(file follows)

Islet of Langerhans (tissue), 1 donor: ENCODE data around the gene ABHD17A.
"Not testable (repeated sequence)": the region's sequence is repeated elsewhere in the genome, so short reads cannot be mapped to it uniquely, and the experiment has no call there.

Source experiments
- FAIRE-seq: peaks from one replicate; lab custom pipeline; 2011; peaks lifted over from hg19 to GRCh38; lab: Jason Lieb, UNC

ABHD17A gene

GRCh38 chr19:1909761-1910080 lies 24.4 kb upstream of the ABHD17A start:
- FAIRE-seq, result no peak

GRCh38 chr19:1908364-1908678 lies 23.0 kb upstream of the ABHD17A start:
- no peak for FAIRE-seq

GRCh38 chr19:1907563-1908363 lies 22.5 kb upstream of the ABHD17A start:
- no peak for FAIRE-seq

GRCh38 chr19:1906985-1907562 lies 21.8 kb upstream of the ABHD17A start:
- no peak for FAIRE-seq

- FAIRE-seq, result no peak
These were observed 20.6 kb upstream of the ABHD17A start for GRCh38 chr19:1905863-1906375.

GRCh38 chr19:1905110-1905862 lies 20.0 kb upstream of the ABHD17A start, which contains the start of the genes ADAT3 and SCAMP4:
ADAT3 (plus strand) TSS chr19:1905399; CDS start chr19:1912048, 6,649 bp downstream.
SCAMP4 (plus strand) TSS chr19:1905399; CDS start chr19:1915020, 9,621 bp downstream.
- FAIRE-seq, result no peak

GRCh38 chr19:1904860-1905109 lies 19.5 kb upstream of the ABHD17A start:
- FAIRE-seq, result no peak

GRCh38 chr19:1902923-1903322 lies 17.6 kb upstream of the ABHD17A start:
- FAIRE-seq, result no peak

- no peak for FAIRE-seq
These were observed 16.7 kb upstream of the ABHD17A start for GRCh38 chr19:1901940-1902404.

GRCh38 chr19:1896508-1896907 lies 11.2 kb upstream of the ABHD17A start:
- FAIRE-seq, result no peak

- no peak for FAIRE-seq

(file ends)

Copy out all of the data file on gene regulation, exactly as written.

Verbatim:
Islet of Langerhans (tissue), 1 donor: ENCODE data around the gene ABHD17A.
"Not testable (repeated sequence)": the region's sequence is repeated elsewhere in the genome, so short reads cannot be mapped to it uniquely, and the experiment has no call there.

Source experiments
- FAIRE-seq: peaks from one replicate; lab custom pipeline; 2011; peaks lifted over from hg19 to GRCh38; lab: Jason Lieb, UNC

ABHD17A gene

GRCh38 chr19:1909761-1910080 lies 24.4 kb upstream of the ABHD17A start:
- FAIRE-seq, result no peak

GRCh38 chr19:1908364-1908678 lies 23.0 kb upstream of the ABHD17A start:
- no peak for FAIRE-seq

GRCh38 chr19:1907563-1908363 lies 22.5 kb upstream of the ABHD17A start:
- no peak for FAIRE-seq

GRCh38 chr19:1906985-1907562 lies 21.8 kb upstream of the ABHD17A start:
- no peak for FAIRE-seq

- FAIRE-seq, result no peak
These were observed 20.6 kb upstream of the ABHD17A start for GRCh38 chr19:1905863-1906375.

GRCh38 chr19:1905110-1905862 lies 20.0 kb upstream of the ABHD17A start, which contains the start of the genes ADAT3 and SCAMP4:
ADAT3 (plus strand) TSS chr19:1905399; CDS start chr19:1912048, 6,649 bp downstream.
SCAMP4 (plus strand) TSS chr19:1905399; CDS start chr19:1915020, 9,621 bp downstream.
- FAIRE-seq, result no peak

GRCh38 chr19:1904860-1905109 lies 19.5 kb upstream of the ABHD17A start:
- FAIRE-seq, result no peak

GRCh38 chr19:1902923-1903322 lies 17.6 kb upstream of the ABHD17A start:
- FAIRE-seq, result no peak

- no peak for FAIRE-seq
These were observed 16.7 kb upstream of the ABHD17A start for GRCh38 chr19:1901940-1902404.

GRCh38 chr19:1896508-1896907 lies 11.2 kb upstream of the ABHD17A start:
- FAIRE-seq, result no peak

- no peak for FAIRE-seq